. This condition predominantly affects children and young female patients33. Graus F, Titulaer MJ, Balu R, Benseler S, Bien CG, Cellucci T et al. A clinical approach to diagnosis of autoimmune encephalitis. Lancet Neurol. 2016;15(4):391-404. https://doi.org/10.1016/S1474-4422(15)00401-9
https://doi.org/10.1016/S1474-4422(15)00...
. Underlying malignancies are found mainly in patients between the age of 12–45 years; most of them are ovarian teratomas (94%), followed by extraovarian teratomas (2%), and other tumors (4%). Herpes simplex virus-1 encephalitis appears to be a trigger for anti-NMDAR encephalitis; most postherpetic AIE cases are now believed to be anti-NMDAR encephalitis.

Approximately 70% of patients present with prodromal symptoms such as fever, headache, nausea, vomiting, diarrhea, and flu-like symptoms, two weeks before the onset of neurological manifestations. Behavioral complaints, psychosis, delusions, hallucinations and paranoia, accompanied with memory deficits and language disturbance, are frequently found at an early stage33. Graus F, Titulaer MJ, Balu R, Benseler S, Bien CG, Cellucci T et al. A clinical approach to diagnosis of autoimmune encephalitis. Lancet Neurol. 2016;15(4):391-404. https://doi.org/10.1016/S1474-4422(15)00401-9
https://doi.org/10.1016/S1474-4422(15)00...
,1212. Dalmau J, Lancaster E, Martinez-Hernandez E, Rosenfeld MR, Balice-Gordon R. Clinical experience and laboratory investigations in patients with anti-NMDAR encephalitis. Lancet Neurol. 2011;10(1):63-74. https://doi.org/10.1016/S1474-4422(10)70253-2PMID:21163445
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. The most common movement disorders are orofacial dyskinesias, choreoathethosis, and dystonia1212. Dalmau J, Lancaster E, Martinez-Hernandez E, Rosenfeld MR, Balice-Gordon R. Clinical experience and laboratory investigations in patients with anti-NMDAR encephalitis. Lancet Neurol. 2011;10(1):63-74. https://doi.org/10.1016/S1474-4422(10)70253-2PMID:21163445
https://doi.org/10.1016/S1474-4422(10)70...
. Patients may progress to catatonia or mutism, followed by an altered level of consciousness and autonomic instability. An important differential diagnosis of anti-NMDAR encephalitis is neuroleptic malignant syndrome, because many patients are initially treated with neuroleptics for behavioral symptoms33. Graus F, Titulaer MJ, Balu R, Benseler S, Bien CG, Cellucci T et al. A clinical approach to diagnosis of autoimmune encephalitis. Lancet Neurol. 2016;15(4):391-404. https://doi.org/10.1016/S1474-4422(15)00401-9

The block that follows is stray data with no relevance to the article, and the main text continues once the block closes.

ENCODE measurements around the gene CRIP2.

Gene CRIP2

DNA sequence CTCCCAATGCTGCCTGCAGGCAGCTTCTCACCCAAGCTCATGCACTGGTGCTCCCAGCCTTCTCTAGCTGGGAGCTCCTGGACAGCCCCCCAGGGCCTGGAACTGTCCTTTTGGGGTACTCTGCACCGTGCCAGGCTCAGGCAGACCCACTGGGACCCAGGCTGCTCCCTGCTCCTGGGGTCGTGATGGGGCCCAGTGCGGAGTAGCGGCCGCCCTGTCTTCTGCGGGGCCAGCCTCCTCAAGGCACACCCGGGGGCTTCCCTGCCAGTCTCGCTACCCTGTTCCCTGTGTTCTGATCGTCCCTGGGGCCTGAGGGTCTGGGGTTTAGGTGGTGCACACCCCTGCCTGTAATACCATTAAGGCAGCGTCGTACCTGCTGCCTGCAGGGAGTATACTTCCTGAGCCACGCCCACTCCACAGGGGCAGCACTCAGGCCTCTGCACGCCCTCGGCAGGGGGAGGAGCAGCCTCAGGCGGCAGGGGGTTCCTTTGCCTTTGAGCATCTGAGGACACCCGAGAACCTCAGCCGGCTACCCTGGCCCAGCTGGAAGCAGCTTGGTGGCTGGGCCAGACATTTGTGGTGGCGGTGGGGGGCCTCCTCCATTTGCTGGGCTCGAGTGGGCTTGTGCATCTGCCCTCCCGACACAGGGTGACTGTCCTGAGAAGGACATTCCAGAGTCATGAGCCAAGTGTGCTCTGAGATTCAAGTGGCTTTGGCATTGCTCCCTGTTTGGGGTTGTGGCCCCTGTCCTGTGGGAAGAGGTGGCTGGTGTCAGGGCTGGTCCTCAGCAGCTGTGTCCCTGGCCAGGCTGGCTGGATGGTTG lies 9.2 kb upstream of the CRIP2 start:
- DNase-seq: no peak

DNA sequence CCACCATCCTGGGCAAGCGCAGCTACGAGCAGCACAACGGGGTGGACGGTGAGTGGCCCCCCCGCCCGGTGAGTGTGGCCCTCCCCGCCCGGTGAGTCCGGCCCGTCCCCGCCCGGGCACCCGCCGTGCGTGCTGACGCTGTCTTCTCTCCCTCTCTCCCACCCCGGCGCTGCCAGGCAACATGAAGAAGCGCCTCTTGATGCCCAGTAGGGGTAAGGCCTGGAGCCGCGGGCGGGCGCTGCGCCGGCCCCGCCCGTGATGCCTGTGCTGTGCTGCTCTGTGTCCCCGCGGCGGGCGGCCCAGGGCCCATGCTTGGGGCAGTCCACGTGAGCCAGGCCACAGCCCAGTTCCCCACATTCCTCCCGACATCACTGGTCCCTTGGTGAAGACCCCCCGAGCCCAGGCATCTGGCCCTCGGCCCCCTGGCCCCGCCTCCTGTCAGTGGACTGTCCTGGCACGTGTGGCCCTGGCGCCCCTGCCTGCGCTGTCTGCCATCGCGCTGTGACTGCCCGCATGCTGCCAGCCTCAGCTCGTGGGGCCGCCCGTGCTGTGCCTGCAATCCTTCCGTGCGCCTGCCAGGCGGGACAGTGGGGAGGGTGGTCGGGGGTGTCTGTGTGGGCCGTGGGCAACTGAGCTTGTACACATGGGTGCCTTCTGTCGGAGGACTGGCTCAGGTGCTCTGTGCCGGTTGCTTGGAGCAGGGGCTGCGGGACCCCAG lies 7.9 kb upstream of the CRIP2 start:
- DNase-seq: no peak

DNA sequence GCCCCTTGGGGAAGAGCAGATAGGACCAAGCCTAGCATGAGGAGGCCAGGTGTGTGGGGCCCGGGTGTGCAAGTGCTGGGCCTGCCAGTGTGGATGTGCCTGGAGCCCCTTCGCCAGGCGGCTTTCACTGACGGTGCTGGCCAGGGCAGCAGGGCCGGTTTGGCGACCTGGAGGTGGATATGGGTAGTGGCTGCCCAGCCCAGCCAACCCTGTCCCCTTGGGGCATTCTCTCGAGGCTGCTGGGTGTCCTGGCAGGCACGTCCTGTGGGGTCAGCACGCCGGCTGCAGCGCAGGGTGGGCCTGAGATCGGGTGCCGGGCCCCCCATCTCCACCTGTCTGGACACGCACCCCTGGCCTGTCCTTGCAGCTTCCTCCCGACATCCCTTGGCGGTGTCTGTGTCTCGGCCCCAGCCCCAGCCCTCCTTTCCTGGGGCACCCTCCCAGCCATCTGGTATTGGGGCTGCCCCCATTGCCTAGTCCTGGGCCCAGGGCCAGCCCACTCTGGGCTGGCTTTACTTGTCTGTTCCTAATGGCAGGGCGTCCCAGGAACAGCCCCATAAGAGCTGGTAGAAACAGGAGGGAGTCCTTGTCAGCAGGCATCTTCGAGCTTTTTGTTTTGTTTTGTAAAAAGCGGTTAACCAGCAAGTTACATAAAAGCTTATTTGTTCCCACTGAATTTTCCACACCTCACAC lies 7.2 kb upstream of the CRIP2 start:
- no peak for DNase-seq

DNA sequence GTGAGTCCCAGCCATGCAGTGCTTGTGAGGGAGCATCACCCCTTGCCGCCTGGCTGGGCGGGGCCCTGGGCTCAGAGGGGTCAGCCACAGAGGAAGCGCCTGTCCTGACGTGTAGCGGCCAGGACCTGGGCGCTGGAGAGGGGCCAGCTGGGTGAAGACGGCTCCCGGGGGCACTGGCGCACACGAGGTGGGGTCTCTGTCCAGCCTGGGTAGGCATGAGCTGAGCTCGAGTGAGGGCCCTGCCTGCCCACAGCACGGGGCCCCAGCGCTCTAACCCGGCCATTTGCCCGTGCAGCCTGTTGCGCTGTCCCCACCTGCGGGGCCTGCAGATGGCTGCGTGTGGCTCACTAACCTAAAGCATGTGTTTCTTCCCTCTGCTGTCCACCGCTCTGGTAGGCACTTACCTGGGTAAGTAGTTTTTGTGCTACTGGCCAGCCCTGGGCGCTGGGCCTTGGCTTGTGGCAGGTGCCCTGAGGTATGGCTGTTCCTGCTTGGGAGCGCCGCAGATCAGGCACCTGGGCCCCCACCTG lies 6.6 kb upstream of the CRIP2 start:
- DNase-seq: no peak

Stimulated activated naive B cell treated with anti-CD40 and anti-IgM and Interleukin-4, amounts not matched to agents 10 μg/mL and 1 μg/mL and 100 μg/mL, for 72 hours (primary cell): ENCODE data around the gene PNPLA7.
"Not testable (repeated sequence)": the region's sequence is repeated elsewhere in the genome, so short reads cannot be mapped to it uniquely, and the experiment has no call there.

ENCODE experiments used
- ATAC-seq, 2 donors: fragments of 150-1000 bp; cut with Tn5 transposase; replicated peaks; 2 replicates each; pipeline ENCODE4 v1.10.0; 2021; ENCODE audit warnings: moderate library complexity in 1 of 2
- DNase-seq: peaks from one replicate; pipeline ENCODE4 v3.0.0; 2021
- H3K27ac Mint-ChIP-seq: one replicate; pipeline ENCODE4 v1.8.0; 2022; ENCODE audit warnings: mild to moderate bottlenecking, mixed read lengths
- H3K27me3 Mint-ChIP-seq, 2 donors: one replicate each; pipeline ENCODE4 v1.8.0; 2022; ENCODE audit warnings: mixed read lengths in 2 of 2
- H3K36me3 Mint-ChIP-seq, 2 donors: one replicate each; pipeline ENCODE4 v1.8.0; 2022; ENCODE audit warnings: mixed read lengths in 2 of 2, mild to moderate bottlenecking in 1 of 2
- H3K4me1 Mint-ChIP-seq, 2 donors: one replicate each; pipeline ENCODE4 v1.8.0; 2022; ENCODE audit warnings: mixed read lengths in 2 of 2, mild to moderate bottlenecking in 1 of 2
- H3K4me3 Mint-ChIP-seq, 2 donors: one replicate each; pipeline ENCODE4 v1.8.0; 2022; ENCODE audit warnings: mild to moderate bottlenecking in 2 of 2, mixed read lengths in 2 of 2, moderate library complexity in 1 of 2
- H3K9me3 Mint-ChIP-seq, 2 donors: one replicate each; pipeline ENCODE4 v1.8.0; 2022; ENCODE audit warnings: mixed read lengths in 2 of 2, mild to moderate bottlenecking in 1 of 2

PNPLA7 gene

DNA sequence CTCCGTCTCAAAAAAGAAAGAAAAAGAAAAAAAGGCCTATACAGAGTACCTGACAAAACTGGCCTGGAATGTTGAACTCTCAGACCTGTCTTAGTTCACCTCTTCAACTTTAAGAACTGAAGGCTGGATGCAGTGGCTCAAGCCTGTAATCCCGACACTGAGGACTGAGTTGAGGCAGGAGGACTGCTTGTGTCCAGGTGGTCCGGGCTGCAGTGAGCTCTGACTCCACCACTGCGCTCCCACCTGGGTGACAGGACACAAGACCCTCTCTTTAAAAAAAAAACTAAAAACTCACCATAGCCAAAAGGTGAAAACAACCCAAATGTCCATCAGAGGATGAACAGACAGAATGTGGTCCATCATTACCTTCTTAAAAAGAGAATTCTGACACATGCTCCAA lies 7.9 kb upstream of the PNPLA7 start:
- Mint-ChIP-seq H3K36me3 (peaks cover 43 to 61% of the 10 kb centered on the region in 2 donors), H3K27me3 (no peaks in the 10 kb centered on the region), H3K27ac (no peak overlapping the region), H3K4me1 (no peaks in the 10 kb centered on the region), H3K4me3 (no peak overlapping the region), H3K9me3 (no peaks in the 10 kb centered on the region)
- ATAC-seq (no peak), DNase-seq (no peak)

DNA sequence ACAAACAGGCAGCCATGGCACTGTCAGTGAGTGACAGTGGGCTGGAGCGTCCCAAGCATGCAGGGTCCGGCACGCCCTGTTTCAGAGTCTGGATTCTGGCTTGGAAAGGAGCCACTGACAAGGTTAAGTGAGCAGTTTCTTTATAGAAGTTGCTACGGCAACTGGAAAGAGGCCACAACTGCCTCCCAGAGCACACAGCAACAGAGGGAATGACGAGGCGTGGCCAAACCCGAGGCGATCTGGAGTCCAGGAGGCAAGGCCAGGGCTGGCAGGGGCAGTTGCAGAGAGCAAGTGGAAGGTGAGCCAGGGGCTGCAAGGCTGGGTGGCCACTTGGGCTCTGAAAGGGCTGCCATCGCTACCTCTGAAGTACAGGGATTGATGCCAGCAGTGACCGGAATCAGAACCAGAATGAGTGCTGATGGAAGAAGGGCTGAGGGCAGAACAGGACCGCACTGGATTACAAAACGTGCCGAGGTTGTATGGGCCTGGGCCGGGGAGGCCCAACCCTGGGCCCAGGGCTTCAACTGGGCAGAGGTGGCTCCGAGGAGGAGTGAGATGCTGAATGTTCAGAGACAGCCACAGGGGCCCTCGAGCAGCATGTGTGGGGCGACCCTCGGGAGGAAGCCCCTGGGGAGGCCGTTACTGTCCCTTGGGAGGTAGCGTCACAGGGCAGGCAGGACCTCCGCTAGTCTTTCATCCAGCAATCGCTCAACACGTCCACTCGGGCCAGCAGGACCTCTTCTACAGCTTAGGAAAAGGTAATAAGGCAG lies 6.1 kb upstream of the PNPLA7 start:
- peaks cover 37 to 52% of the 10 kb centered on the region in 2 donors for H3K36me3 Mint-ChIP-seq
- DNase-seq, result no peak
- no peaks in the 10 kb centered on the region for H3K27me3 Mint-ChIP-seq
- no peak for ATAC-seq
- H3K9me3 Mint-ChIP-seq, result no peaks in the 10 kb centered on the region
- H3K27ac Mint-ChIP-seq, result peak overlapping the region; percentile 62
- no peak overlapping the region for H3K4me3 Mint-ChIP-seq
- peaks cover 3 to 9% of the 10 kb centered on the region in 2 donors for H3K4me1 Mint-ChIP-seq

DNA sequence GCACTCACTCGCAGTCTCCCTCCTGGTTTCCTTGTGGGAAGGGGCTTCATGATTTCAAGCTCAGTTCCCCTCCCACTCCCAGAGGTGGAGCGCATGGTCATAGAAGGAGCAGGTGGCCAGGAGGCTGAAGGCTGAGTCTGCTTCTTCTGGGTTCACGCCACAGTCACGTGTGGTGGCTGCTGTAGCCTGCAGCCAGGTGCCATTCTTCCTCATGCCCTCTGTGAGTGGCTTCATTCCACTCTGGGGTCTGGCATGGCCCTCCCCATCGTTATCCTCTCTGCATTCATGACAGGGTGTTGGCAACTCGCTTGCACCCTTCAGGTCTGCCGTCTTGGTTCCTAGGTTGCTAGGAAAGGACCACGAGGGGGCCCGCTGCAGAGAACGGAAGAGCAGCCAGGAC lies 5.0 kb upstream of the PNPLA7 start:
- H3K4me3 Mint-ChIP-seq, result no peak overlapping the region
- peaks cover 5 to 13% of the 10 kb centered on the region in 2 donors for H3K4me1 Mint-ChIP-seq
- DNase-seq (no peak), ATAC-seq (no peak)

https://doi.org/10.1016/S1474-4422(15)00...
,1313. Titulaer MJ, McCracken L, Gabilondo I, Armangué T, Glaser C, Iizuka T et al. Treatment and prognostic factors for long-term outcome in patients with anti-NMDA receptor encephalitis: an observational cohort study. Lancet Neurol. 2013; 12(2):157-65. https://doi.org/10.1016/S1474-4422(12)70310-1
https://doi.org/10.1016/S1474-4422(12)70...
. Table 3 summarizes the diagnostic criteria for anti-NMDAR encephalitis.

Table 3
Diagnostic criteria for anti-NMDA receptor encephalitis.

Seizures are seen in 16% of female and 34% of male patients; they can be focal seizures or patients may present with status epilepticus. Extreme delta brush is a specific electroencephalogram (EEG) pattern found in 30% of patients with anti-NMDAR encephalitis1414. Schmitt SE, Pargeon K, Frechette ES, Hirsch LJ. Extreme delta brush: a unique EEG pattern in adults with anti-NMDA receptor encephalitis. Neurology. 2012;79:1094-100. https://doi.org/10.1212/WNL.0b013e3182698cd8
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. Children more frequently present with behavioral symptoms and movement disorders, whereas adults present with psychiatric symptoms and seizures.